## Python's Decorators

Decorators of decorators of decorators... Wait! Where was I already?

### Functions Are First Class Objects

Functions are like any objects in Python. You can:

• Reassign them
def hello_world():
print("Hello, World!")

hello = hello_world
hello() # Hello, World!
• Use them as arguments
def hello_world():
print("Hello, World")

def greetings(func):
func()

greetings(hello_world) # Hello, World!
• Define them inside other functions
def hello_world():
def hello():
return 'Hello,'
def world():
return 'World!'
print(hello(), world())

hello_world() # Hello, World!
• Return them
def hello_world():
def hello():
return 'Hello, World!'
return hello

print(hello_world()) # Hello, World!

### Decorating Functions

You decorate a function when you want to improve it without changing its core behaviour. See it like a cake you’re baking. First you make the biscuit and then you put things on top of it like frosting. The savor of the biscuit doesn’t change but you have enhanced it with your toping. It’s exactly the same.

def biscuit(savor):
print("The biscuit is made of {}.".format(savor))

def frosting(biscuit):
def wrapper(savor):
print('Some frosting on top of the biscuit.')
biscuit(savor)
return wrapper

frosted_biscuit = frosting(biscuit)
frosted_biscuit('chocolate')
# Some frosting on top of the biscuit
# The biscuit is made of chocolate.

We define a function wrapper inside frosting who decorates our biscuit. Then we return it to get the decorated version and name it frosted_biscuit.

You can do the same for some content you want to put inside a html tag:

def fetch_quote()
return 'Alea jacta est', 'Caesar'

def quote_to_html(quote):
def wrapper():
html = '<blockquote>{}<footer>— {}</footer></blockquote>'
return html.format(*fetch_quote())
return wrapper

formatted_quote = quote_to_html(fetch_quote)
formatted_quote()
# <blockquote>Alea jacta est<footer>— Caesar</footer></blockquote>

The current fetch_quote function is not interesting. Yet if instead of returning a simple tuple you make an actual call to an API, it become way more useful than it is now.

### Syntactic Sugar

Python provide something a bit nicer for the eye. Let’s take our biscuit example from before:

def biscuit(savor):
print("The biscuit is made of {}.".format(savor))

def frosting(biscuit):
def wrapper(savor):
print('Some frosting on top of the biscuit.')
biscuit(savor)
return wrapper

frosted_biscuit = frosting(biscuit)
frosted_biscuit('chocolate')
# Some frosting on top of the biscuit
# The biscuit is made of chocolate.

Instead of frosted_biscuit = frosting(biscuit) we can use the @ symbol.

def frosting(biscuit):
def wrapper(savor):
print('Some frosting on top of the biscuit.')
biscuit(savor)
return wrapper

@frosting
def biscuit(savor):
print("The biscuit is made of {}.".format(savor))

biscuit('chocolate')
# Some frosting on top of the biscuit
# The biscuit is made of chocolate.

It does exactly the same yet it makes the code more clearer than before. Each time we call biscuit it will be directly the decorated version.

### Decorators on Top of Decorators

We are not limited to a single decorator per function.

def coco_layer(func):
def wrapper(savor):
print('The layer is made of coco.')
func(savor)
return wrapper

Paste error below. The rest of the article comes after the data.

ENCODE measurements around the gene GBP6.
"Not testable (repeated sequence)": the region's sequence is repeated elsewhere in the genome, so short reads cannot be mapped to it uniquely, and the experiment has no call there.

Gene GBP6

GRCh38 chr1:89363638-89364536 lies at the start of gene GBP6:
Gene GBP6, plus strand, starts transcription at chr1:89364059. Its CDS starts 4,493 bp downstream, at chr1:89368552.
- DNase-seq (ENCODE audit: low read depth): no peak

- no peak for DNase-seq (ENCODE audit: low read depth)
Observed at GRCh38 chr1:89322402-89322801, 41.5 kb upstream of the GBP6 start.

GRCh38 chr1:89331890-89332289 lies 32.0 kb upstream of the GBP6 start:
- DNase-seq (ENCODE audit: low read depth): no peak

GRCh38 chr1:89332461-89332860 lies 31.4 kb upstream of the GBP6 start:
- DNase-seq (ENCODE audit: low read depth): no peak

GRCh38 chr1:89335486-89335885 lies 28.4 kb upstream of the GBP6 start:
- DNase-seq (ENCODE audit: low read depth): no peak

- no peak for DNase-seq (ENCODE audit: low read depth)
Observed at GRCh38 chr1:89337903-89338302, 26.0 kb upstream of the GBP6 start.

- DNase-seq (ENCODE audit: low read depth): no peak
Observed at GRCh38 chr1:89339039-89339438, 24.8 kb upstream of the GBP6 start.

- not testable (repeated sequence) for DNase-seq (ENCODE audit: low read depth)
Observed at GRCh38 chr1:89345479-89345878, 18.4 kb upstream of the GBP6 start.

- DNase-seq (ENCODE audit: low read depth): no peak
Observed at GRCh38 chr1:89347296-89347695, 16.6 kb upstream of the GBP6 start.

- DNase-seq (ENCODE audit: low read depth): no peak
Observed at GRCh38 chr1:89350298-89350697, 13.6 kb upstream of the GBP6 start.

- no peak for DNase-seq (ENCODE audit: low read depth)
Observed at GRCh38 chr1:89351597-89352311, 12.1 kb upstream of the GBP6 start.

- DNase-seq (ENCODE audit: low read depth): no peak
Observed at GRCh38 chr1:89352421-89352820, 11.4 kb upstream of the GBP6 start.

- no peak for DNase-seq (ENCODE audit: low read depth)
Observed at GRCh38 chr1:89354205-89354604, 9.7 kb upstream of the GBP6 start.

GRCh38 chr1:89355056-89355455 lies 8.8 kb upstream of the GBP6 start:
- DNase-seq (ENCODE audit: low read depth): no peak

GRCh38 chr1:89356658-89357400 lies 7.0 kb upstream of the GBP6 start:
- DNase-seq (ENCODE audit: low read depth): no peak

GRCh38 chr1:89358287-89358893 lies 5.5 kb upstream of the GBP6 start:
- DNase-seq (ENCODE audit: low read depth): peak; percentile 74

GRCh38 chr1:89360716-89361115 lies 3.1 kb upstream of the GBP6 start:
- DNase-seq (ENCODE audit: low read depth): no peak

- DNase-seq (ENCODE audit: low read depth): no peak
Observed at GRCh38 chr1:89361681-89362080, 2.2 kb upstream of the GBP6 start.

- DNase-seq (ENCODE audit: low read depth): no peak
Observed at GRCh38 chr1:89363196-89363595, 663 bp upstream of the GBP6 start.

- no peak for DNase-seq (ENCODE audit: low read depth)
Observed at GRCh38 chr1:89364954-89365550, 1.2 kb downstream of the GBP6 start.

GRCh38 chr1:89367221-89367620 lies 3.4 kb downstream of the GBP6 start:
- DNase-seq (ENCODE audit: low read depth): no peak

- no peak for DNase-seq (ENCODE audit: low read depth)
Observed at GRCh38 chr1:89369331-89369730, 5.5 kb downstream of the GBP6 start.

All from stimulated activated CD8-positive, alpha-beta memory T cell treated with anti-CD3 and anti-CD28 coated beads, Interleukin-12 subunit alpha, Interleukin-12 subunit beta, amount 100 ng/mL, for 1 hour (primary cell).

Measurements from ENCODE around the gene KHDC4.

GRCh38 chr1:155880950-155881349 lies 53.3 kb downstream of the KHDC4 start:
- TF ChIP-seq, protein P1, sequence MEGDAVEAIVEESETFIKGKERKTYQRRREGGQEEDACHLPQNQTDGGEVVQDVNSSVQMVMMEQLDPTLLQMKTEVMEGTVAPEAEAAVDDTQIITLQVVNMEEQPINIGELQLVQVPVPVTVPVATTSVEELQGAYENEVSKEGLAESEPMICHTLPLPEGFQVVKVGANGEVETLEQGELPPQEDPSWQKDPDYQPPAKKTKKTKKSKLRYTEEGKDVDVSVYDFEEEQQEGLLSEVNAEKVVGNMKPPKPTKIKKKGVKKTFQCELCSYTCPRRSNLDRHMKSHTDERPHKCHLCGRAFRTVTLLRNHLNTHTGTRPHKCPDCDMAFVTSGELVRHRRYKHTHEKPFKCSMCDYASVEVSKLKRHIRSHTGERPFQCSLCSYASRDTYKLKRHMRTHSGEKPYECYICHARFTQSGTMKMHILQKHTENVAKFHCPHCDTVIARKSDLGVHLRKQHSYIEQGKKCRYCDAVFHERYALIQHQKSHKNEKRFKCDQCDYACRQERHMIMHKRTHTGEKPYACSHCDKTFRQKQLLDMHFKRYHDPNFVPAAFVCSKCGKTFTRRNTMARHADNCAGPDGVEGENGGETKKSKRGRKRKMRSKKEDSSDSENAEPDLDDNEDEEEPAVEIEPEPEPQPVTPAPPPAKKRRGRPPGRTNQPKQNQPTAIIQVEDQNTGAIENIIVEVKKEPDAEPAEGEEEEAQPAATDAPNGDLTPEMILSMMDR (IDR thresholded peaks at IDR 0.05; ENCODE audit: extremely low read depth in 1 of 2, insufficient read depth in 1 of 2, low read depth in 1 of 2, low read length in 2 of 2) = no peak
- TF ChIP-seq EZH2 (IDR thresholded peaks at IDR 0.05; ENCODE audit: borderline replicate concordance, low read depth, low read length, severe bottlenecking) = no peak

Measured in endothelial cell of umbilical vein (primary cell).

def vanilla_layer(func):
def wrapper(savor):
print('The layer is made of vanilla.')
func(savor)
return wrapper

def banana_layer(func):
def wrapper(savor):
print('The layer is made of banana.')
func(savor)
return wrapper

@coco_layer
@vanilla_layer
@banana_layer
def biscuit(savor):
print("The biscuit is made of {}.".format(savor))

biscuit('chocolate')
# The layer is made of coco.
# The layer is made of vanilla.
# The layer is made of banana.
# The biscuit is made of chocolate.

However the order of your decorators is very important. First the banana layer will decorate our biscuit, then vanilla and finally coco.

### Decorator with Arguments

At the moment all of our decorators doesn’t have arguments. To add them we need another layer on our decorating function.

def frosting(savor):
def frosting(func):
def wrapper():
print("Frosting with {}".format(savor))
func()
return wrapper
return frosting

@frosting('chocolate')
def biscuit():
print('Biscuit')

biscuit()
# Frosting with chocolate
# Biscuit

So we have a function who returns a function who returns a function. Are you still following?

Think of it as a factory. We give it some arguments and it builds for us our decorator.

### One Decorator to Rule them All

Here’s a generic version for all your decorators.

def decorator_factory(*args, **kwargs):
def decorator(func):
def wrapper(*f_args, **f_kwargs):
func(*f_args, **f_kwargs)
return wrapper
return decorator

@decorator_factory(*args, **kwargs)
def decorated(*f_args, **f_kwargs):
pass

### Caveats & Solutions

When a function is decorated, its signature is replaced.

def decorator(func):
"""This is the decorator function."""
def wrapper():
"""This is the wrapper function."""
func()
return wrapper

def decorated():
"""This is the decorated function."""
print('Hello')

print(decorated.__name__) # wrapper
print(decorated.__doc__) # This is the wrapper function.

Fortunately there is a handy library at the rescue: functools. It provides a decorator wraps who keeps the right signature.

from functools import wraps

def decorator(func):
"""This is the decorator function."""
@wraps(func)
def wrapper():
"""This is the wrapper function."""
func()
return wrapper

def decorated():
"""This is the decorated function."""
print('Hello')

print(decorated.__name__) # decorated
print(decorated.__doc__) # This is the decorated function.

### Conclusion

Decorators are very useful things as they enhance a function without changing its code. There are a lot of examples out there. We already saw wraps from functools, but here is flask’s @route. It maps the decorated function responsible of a view to an url.